One of our most anticipated cookbooks of the season is here! Olympia Provisions, the famed house of American charcuterie in Portland, Oregon, opens its superb recipe collection to cured-meat fans everywhere. That’s right: You can do this at home. Pick up a copy and some curing salt and get yourself to a butcher, stat!
When I first opened Olympia Provisions, I worried that I would have trouble selling my pork liver pâté, because the other liver pâtés — foie gras, chicken liver and so on — are usually more sought after. Luckily, the year we released it, our pork liver won a Good Food Award (a sort of James Beard Award for responsible artisan producers). It has since become our best-selling pâté. It’s lighter than a standard pâté, and we serve it on almost every charcuterie board we make, coated with olive oil and sprinkled with crunchy salt.
Note: This is a 3-day recipe, with 3 hours of hands-on time.
- 3 pounds pork liver, cubed
- 3/4 teaspoon ground black pepper
- 3/4 teaspoon ground coriander
- 1/4 teaspoon crushed red pepper flakes
- 2 tablespoons fine sea salt
- 3/4 teaspoon curing salt #1
- 1/4 cup port
- 1 pound lard
- 3 eggs
- 1 cup heavy cream
- good-quality extra-virgin olive oil
- A few turns of black pepper
- Maldon Salt
- crusty bread
For the pork liver mousse
Place the cubed liver in a Dutch oven with a tight-fitting lid. Using a mortar and pestle, coarsely grind the black pepper, coriander, and red pepper flakes. Then add the sea salt and curing salt and mix a minute more; the mixture should remain coarse. Using your hands, mix the spices with the liver until well incorporated, making sure not to leave any spice mix at the bottom of the dish. Add the port and mix again. Cover with plastic wrap and the lid and refrigerate for 48 hours.
Preheat the oven to 300°F (148°C). Prepare an ice bath and set a large bowl in it. Transfer the liver to a food processor and blend for 3 to 4 minutes, until smooth and creamy. Using a spatula, force the liver through a fine-mesh sieve into the bowl; this is extremely tedious and will take some time.
In a heavy pot over low heat, heat the lard until it is liquid, about 3 minutes. Remove from the heat. Break the eggs in a bowl and whip with a whisk for 3 to 4 minutes — whisk, whisk, whisk until frothy. Slowly whisk in the cream and whisk for 1 minute longer, then pour the mixture into the liver. Add the melted lard to the liver as well and mix well.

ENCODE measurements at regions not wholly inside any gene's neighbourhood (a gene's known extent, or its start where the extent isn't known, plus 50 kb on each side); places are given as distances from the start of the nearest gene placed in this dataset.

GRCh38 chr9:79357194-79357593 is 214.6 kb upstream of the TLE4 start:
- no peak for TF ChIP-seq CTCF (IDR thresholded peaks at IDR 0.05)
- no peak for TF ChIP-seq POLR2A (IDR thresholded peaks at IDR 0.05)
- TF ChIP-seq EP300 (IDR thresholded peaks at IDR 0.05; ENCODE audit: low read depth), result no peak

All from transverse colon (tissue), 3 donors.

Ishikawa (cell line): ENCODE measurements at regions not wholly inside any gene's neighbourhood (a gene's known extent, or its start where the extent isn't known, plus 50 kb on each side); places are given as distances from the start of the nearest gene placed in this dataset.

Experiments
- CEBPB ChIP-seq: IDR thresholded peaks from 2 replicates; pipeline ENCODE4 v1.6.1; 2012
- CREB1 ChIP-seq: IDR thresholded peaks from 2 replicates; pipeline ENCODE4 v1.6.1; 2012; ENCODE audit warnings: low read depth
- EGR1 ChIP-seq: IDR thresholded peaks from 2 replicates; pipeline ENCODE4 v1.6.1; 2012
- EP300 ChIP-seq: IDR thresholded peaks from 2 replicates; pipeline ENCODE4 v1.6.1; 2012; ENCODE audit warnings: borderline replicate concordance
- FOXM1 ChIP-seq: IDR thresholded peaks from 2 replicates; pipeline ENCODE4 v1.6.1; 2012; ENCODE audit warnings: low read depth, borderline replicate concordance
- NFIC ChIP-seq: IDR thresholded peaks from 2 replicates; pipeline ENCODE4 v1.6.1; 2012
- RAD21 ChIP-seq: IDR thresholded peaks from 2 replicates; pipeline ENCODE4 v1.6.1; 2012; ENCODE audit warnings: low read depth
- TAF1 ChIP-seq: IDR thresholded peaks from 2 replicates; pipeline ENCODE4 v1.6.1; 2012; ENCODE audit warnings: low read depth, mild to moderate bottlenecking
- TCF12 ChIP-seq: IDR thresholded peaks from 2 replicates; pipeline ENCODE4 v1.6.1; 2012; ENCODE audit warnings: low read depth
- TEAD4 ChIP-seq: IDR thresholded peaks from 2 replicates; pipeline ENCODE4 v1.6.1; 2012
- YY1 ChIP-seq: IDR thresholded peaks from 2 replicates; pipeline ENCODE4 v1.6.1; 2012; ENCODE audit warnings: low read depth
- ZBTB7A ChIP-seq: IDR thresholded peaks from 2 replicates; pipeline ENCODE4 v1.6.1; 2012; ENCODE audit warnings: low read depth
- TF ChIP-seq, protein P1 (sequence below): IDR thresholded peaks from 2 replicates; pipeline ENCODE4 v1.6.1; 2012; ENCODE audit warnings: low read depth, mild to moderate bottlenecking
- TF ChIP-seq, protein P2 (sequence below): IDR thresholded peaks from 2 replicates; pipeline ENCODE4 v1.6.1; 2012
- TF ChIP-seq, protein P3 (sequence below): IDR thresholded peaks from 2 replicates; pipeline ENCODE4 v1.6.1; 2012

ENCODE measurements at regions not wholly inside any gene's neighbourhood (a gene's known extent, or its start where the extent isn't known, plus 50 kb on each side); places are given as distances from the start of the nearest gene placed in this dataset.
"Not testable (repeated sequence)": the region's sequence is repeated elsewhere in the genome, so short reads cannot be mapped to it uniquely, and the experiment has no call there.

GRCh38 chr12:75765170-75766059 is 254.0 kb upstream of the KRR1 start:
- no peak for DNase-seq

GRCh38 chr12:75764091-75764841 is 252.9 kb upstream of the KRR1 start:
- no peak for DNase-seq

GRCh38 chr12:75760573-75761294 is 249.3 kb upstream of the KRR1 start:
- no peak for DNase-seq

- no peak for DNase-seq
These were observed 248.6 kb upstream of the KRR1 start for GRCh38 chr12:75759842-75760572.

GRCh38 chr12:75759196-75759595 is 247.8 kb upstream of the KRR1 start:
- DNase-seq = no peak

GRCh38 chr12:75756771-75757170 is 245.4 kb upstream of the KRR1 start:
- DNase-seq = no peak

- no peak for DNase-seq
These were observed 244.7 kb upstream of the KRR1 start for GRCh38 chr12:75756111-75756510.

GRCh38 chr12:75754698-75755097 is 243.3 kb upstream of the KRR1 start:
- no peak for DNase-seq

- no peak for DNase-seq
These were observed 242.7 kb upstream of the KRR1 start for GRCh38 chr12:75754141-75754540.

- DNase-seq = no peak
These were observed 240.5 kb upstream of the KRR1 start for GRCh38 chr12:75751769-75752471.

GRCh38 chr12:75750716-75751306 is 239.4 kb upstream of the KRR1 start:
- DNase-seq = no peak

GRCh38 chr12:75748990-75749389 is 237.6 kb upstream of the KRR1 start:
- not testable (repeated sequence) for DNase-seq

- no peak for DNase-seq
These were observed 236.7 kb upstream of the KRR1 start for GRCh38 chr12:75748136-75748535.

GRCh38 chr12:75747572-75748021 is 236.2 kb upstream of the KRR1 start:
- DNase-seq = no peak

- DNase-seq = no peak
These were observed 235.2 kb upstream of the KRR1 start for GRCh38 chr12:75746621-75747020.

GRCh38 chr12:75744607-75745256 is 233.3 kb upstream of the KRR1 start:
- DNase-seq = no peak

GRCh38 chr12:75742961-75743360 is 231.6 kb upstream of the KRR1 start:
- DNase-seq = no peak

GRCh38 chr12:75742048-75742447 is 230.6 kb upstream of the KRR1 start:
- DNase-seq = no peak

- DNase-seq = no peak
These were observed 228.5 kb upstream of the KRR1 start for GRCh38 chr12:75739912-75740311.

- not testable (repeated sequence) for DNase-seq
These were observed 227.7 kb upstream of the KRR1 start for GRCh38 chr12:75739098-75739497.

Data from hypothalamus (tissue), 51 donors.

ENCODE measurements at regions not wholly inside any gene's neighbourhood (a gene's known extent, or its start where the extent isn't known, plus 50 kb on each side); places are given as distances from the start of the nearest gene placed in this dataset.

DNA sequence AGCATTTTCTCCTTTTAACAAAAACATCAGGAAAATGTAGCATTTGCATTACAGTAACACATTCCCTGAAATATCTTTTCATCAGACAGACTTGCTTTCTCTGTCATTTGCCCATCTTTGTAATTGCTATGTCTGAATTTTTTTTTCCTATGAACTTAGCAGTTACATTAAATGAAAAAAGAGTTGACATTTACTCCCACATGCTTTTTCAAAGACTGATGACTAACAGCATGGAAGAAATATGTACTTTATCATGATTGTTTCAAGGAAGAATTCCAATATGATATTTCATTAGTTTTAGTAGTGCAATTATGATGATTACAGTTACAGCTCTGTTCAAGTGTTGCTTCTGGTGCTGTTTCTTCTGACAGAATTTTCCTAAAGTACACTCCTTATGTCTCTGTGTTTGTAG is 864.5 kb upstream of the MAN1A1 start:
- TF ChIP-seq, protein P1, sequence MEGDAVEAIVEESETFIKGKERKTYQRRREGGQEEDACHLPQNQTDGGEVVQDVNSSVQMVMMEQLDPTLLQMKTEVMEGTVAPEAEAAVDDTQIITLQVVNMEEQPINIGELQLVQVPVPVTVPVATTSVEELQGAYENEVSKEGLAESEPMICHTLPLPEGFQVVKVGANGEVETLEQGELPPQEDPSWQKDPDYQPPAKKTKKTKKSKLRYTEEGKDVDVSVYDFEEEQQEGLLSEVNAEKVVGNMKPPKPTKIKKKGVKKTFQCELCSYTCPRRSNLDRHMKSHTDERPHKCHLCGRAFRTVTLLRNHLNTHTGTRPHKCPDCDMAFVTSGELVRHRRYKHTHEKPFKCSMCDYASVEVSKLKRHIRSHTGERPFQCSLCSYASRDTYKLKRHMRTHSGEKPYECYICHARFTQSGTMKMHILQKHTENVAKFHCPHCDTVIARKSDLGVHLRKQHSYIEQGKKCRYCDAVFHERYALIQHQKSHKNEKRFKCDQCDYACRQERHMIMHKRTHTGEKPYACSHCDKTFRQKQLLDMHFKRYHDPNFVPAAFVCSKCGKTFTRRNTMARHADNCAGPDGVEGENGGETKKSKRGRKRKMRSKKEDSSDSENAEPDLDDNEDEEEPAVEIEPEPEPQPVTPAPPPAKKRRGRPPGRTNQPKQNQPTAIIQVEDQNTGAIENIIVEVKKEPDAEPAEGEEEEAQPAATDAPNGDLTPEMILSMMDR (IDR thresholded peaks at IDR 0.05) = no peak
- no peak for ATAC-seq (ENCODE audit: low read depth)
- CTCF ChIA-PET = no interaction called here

Line a 4-by-12-inch (10-by-30-cm) terrine mold with plastic wrap. I do this by wetting the interior of the mold and then placing inside a piece of plastic wrap long enough that 3 inches overhang on all sides. Pour the liver mixture into the mold and fold the plastic overhang to cover the top of the pâté.
Bring a medium pot of water to a simmer. Make a bain-marie: Place the terrine in the center of a large roasting pan or deep casserole dish. Carefully pour simmering water into the roasting pan until it comes two-thirds of the way up the terrine. Cover the bain-marie with foil and transfer to the oven. After 1½ hours, place a calibrated thermometer in the middle of the pâté. You’re looking for an internal temperature of 155°F; if it’s not there yet, put the terrine back in the oven and check the temperature every 15 minutes. When it’s done, carefully remove the bain-marie from the oven.
Remove the terrine from the roasting pan and very carefully pour out the hot water. Fill the now-empty pan with ice, place the terrine back in the pan, and carefully transfer the pan to the refrigerator. Let chill for 2 hours, or until the internal temperature is 39°F.
Peel open the plastic wrap from the surface of the pâté. Invert the mold onto a cutting board and, holding the plastic against the cutting board, remove the mold. Carefully peel off the plastic wrap and slice the pâté into 1⁄4-inch (6-mm) slices.
To serve, coat the slices with your best olive oil, freshly ground black pepper, and Maldon salt. Devour with good crusty bread. Wrap what you don’t eat in plastic wrap; it will keep for up to 2 weeks in the fridge.